Once while playing the Chicago Bears with Ukrainian fullback Bronko Nagurski, the Bears prepared to punt. Hubbard went to the halfback Red Grange and said: "I promise not to try to block the kick, Red, but get out of the way so I can get a shot at that Polack." Grange, glad not to try to block Hubbard for once, obliged. Cal tore through the line, slammed into Nagurski and bounced off. Rising slowly, he turned to Grange and said: "Hey, Red, don't do me any more favors."
Hubbard stepped away from professional football following the 1933 season, taking a job as the line coach at Texas A&M in 1934. However, he was persuaded to return to play after that one year on the sidelines, returning to Green Bay in 1935. The Giants wooed him back to start 1936 with them, but he played only six games the entire season, five for the Giants and a final game for the Pittsburgh Pirates, the future Steelers. Hubbard returned to football coaching briefly, serving as head coach of his alma mater Geneva College in 1941 and 1942. He was among the initial class of inductees to the Pro Football Hall of Fame in 1963. In a 1969 poll by the Hall of Fame committee, Hubbard was voted the NFL's greatest tackle of all time.
Even while Hubbard's football career was going full-force, he began to focus on a second career in baseball officiating. From 1928 onward he spent his football off-season umpiring in minor league baseball. By 1936 Hubbard had been called up to the major leagues, umpiring in the American League from 1936 to 1951, a contemporary with the likes of Yogi Berra. Soon recognized as one of the game's best officials, he was selected to work in the 1938 World Series, followed by Series appearances in 1942, 1946 and 1949. In addition, he umpired in the All-Star Game in 1939, 1944 and 1949, behind the plate for half of the 1939 and 1944 midsummer classics.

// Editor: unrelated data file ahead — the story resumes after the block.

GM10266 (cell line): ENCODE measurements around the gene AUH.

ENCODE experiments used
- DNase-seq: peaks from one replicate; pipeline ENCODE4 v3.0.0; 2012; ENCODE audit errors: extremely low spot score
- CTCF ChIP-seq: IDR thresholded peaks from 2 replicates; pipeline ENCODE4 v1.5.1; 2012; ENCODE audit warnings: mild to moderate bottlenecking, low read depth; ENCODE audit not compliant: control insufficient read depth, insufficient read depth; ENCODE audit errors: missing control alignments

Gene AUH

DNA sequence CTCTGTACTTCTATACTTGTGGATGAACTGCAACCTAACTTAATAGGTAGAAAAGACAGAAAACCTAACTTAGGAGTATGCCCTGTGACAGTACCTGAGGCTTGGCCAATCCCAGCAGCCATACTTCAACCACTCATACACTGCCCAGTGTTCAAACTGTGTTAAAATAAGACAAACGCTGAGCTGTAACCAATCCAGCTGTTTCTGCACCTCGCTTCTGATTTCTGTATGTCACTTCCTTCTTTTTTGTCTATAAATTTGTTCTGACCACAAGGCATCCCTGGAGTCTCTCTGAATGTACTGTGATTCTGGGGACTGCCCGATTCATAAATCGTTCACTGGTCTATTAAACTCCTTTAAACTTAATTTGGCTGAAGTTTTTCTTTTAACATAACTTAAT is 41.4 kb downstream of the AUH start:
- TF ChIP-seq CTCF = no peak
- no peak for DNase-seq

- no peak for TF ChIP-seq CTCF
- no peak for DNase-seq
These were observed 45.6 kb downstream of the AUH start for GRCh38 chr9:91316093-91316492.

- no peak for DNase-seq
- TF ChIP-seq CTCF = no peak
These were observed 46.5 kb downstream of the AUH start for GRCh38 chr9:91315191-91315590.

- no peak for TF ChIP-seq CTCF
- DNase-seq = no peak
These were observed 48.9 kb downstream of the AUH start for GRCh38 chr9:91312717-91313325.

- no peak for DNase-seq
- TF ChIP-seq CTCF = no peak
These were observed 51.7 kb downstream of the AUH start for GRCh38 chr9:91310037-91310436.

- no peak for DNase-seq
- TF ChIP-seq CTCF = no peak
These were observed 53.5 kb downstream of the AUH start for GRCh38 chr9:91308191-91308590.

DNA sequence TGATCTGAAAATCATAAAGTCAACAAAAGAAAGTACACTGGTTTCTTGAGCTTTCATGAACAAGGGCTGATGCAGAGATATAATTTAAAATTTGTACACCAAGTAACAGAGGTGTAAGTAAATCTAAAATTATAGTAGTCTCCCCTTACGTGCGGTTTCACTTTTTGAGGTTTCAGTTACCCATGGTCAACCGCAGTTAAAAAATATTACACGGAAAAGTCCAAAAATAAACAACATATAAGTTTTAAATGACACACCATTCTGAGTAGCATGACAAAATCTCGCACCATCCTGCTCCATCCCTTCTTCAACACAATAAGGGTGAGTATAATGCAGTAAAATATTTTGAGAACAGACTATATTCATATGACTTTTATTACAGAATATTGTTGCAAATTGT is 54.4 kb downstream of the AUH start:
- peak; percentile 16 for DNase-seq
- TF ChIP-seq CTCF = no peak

Hubbard found the then-common practice of officials moving to different positions on the field during a game to be confusing and hampered accuracy when making calls. Applying his football experience to baseball, he devised a system where each official had clearly defined duties and also added an additional official to the crew. This was the foundation on which MLB established new officiating standards in 1952.
While he was hunting during the 1951 off-season, a ricocheting pellet from a friend's shotgun blast accidentally struck Hubbard in the right eye. The damage was extensive enough to force his retirement from baseball officiating. However, the American League soon hired him as an assistant supervisor for league officiating crews, and in 1954 he became the top supervisor, a position he would hold until retiring for good in 1969.
Never a fan of big cities, Hubbard had moved to Milan, Missouri, in 1944. He left in 1945 but moved back in 1948 for good. Milan was a small town much like his native Keytesville, which is about 50 miles to the south on Missouri Route 5. A lifelong avid fisherman and hunter, the rural areas of Sullivan and neighboring counties offered ample opportunity. Hubbard stayed involved in community affairs, especially children's sports, as much as his schedule would allow. In honor of his efforts the football field at Milan High School is named Cal Hubbard Field.
Hubbard developed emphysema in the last few years of his life, so doctors suggested that he move away from the cold weather in Missouri. He relocated in 1976 to St. Petersburg, Florida. In recognition of his contributions to the game as an umpire and supervisor, Cal Hubbard was elected to the Baseball Hall of Fame in 1976, only the fifth umpire to be so honored up to that time.
Hubbard died due to cancer October 17, 1977, in St. Petersburg. He is buried in the Oakwood Cemetery, Milan, Missouri. He was survived by wife Mildred and two sons, Dr. Robert Hubbard, and William "Bill" Hubbard.